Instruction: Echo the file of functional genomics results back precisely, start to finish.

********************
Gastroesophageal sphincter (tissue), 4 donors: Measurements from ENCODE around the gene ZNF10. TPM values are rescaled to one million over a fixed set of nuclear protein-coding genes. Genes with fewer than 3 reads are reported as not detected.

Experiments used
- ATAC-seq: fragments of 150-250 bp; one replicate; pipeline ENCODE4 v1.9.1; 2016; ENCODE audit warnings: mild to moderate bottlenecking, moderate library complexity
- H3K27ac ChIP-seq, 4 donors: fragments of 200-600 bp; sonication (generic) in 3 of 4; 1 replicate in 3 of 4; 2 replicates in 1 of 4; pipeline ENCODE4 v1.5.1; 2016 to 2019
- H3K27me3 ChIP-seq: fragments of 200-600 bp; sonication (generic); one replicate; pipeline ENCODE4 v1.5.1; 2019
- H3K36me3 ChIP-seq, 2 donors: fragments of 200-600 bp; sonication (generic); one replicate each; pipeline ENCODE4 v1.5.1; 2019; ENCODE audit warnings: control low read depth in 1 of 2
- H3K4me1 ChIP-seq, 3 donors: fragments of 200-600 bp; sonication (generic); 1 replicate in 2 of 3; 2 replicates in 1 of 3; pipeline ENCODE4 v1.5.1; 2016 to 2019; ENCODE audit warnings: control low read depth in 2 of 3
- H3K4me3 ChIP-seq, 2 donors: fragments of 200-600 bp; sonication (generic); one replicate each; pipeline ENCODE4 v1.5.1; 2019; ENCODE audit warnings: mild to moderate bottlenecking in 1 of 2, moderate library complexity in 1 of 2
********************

Gastroesophageal sphincter (tissue), 4 donors: Measurements from ENCODE around the gene ZNF10. TPM values are rescaled to one million over a fixed set of nuclear protein-coding genes. Genes with fewer than 3 reads are reported as not detected.

Experiments used
- ATAC-seq: fragments of 150-250 bp; one replicate; pipeline ENCODE4 v1.9.1; 2016; ENCODE audit warnings: mild to moderate bottlenecking, moderate library complexity
- H3K27ac ChIP-seq, 4 donors: fragments of 200-600 bp; sonication (generic) in 3 of 4; 1 replicate in 3 of 4; 2 replicates in 1 of 4; pipeline ENCODE4 v1.5.1; 2016 to 2019
- H3K27me3 ChIP-seq: fragments of 200-600 bp; sonication (generic); one replicate; pipeline ENCODE4 v1.5.1; 2019
- H3K36me3 ChIP-seq, 2 donors: fragments of 200-600 bp; sonication (generic); one replicate each; pipeline ENCODE4 v1.5.1; 2019; ENCODE audit warnings: control low read depth in 1 of 2
- H3K4me1 ChIP-seq, 3 donors: fragments of 200-600 bp; sonication (generic); 1 replicate in 2 of 3; 2 replicates in 1 of 3; pipeline ENCODE4 v1.5.1; 2016 to 2019; ENCODE audit warnings: control low read depth in 2 of 3
- H3K4me3 ChIP-seq, 2 donors: fragments of 200-600 bp; sonication (generic); one replicate each; pipeline ENCODE4 v1.5.1; 2019; ENCODE audit warnings: mild to moderate bottlenecking in 1 of 2, moderate library complexity in 1 of 2